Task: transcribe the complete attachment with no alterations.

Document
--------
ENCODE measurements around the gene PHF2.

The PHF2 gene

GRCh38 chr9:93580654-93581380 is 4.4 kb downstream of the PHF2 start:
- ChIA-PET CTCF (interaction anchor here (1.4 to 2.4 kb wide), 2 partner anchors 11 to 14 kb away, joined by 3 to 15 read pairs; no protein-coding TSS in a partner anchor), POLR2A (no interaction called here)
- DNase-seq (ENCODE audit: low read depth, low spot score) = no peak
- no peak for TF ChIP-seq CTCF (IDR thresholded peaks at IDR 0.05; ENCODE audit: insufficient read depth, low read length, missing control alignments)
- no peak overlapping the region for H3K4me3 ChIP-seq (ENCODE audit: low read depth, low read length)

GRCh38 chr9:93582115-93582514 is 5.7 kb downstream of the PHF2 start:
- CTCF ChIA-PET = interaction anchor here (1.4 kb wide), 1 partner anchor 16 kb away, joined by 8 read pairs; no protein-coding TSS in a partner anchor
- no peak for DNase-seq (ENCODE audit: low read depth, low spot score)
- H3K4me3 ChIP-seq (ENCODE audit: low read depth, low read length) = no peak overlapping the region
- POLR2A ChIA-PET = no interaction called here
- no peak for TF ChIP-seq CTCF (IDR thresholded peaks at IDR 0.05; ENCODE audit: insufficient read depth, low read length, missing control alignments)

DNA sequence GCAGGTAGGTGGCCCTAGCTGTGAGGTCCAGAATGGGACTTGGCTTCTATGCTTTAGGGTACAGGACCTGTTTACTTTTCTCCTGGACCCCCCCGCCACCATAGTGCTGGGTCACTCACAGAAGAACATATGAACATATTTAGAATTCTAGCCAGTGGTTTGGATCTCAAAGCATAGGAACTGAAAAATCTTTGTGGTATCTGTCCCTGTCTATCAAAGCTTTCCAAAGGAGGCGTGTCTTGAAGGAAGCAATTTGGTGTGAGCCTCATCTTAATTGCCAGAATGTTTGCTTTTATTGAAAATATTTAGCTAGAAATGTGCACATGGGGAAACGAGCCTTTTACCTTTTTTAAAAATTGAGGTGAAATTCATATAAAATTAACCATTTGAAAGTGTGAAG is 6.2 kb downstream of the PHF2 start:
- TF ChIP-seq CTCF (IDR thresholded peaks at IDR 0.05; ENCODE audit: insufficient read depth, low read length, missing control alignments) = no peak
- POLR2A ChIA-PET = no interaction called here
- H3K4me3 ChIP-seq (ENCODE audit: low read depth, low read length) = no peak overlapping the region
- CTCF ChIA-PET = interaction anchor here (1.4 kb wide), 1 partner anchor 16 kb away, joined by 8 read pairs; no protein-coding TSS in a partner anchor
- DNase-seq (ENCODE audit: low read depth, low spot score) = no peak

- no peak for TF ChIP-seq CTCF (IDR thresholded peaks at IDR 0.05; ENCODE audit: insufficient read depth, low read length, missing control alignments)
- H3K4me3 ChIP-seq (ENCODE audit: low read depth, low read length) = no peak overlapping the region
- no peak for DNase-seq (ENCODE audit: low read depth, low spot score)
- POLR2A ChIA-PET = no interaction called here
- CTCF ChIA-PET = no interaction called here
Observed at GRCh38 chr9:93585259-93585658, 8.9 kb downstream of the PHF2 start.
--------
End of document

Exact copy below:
ENCODE measurements around the gene PHF2.

The PHF2 gene

GRCh38 chr9:93580654-93581380 is 4.4 kb downstream of the PHF2 start:
- ChIA-PET CTCF (interaction anchor here (1.4 to 2.4 kb wide), 2 partner anchors 11 to 14 kb away, joined by 3 to 15 read pairs; no protein-coding TSS in a partner anchor), POLR2A (no interaction called here)
- DNase-seq (ENCODE audit: low read depth, low spot score) = no peak
- no peak for TF ChIP-seq CTCF (IDR thresholded peaks at IDR 0.05; ENCODE audit: insufficient read depth, low read length, missing control alignments)
- no peak overlapping the region for H3K4me3 ChIP-seq (ENCODE audit: low read depth, low read length)

GRCh38 chr9:93582115-93582514 is 5.7 kb downstream of the PHF2 start:
- CTCF ChIA-PET = interaction anchor here (1.4 kb wide), 1 partner anchor 16 kb away, joined by 8 read pairs; no protein-coding TSS in a partner anchor
- no peak for DNase-seq (ENCODE audit: low read depth, low spot score)
- H3K4me3 ChIP-seq (ENCODE audit: low read depth, low read length) = no peak overlapping the region
- POLR2A ChIA-PET = no interaction called here
- no peak for TF ChIP-seq CTCF (IDR thresholded peaks at IDR 0.05; ENCODE audit: insufficient read depth, low read length, missing control alignments)

DNA sequence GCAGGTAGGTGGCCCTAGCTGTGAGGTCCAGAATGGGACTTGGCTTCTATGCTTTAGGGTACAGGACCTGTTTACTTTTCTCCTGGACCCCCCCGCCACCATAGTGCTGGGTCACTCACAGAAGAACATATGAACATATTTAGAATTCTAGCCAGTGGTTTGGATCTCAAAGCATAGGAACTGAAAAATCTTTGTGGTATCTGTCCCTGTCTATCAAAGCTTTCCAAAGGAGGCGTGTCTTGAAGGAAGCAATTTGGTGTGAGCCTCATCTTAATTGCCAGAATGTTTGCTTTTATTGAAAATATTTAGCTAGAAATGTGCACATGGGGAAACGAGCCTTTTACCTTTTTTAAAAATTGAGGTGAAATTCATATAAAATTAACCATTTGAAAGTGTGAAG is 6.2 kb downstream of the PHF2 start:
- TF ChIP-seq CTCF (IDR thresholded peaks at IDR 0.05; ENCODE audit: insufficient read depth, low read length, missing control alignments) = no peak
- POLR2A ChIA-PET = no interaction called here
- H3K4me3 ChIP-seq (ENCODE audit: low read depth, low read length) = no peak overlapping the region
- CTCF ChIA-PET = interaction anchor here (1.4 kb wide), 1 partner anchor 16 kb away, joined by 8 read pairs; no protein-coding TSS in a partner anchor
- DNase-seq (ENCODE audit: low read depth, low spot score) = no peak

- no peak for TF ChIP-seq CTCF (IDR thresholded peaks at IDR 0.05; ENCODE audit: insufficient read depth, low read length, missing control alignments)
- H3K4me3 ChIP-seq (ENCODE audit: low read depth, low read length) = no peak overlapping the region
- no peak for DNase-seq (ENCODE audit: low read depth, low spot score)
- POLR2A ChIA-PET = no interaction called here
- CTCF ChIA-PET = no interaction called here
Observed at GRCh38 chr9:93585259-93585658, 8.9 kb downstream of the PHF2 start.